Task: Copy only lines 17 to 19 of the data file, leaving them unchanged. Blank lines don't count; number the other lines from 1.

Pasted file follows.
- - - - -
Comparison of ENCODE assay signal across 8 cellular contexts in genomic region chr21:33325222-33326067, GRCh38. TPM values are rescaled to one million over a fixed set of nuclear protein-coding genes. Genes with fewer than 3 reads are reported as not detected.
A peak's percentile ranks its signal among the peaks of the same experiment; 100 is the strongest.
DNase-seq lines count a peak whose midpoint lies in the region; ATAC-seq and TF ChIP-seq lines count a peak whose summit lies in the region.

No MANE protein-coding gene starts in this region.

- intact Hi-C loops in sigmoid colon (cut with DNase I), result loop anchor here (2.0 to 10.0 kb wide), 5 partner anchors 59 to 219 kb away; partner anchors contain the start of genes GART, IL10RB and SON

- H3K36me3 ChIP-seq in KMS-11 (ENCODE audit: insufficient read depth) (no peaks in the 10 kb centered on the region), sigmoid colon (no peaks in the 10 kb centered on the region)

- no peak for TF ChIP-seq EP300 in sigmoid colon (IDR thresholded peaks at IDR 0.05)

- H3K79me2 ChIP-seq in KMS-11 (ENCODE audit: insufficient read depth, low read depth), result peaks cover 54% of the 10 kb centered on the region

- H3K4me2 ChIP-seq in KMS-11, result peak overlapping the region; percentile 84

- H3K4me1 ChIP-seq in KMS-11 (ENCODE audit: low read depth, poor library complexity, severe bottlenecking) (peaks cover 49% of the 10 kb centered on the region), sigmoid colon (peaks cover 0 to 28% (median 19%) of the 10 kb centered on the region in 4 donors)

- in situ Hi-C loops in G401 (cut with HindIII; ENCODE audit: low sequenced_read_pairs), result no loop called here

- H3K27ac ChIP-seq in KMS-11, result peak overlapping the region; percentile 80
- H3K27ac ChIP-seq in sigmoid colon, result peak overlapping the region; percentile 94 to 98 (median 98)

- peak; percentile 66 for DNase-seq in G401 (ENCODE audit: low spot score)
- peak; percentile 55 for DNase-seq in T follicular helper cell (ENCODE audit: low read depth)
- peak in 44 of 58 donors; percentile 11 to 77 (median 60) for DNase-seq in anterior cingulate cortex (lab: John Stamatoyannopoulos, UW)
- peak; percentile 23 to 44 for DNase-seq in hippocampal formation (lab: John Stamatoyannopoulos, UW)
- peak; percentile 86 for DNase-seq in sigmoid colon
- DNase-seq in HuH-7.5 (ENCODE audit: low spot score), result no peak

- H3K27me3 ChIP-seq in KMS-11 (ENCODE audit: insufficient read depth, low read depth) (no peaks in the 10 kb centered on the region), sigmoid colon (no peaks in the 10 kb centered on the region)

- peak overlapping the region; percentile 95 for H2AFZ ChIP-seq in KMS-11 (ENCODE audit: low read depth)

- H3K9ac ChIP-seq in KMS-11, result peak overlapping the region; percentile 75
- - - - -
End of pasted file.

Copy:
- peak; percentile 23 to 44 for DNase-seq in hippocampal formation (lab: John Stamatoyannopoulos, UW)
- peak; percentile 86 for DNase-seq in sigmoid colon
- DNase-seq in HuH-7.5 (ENCODE audit: low spot score), result no peak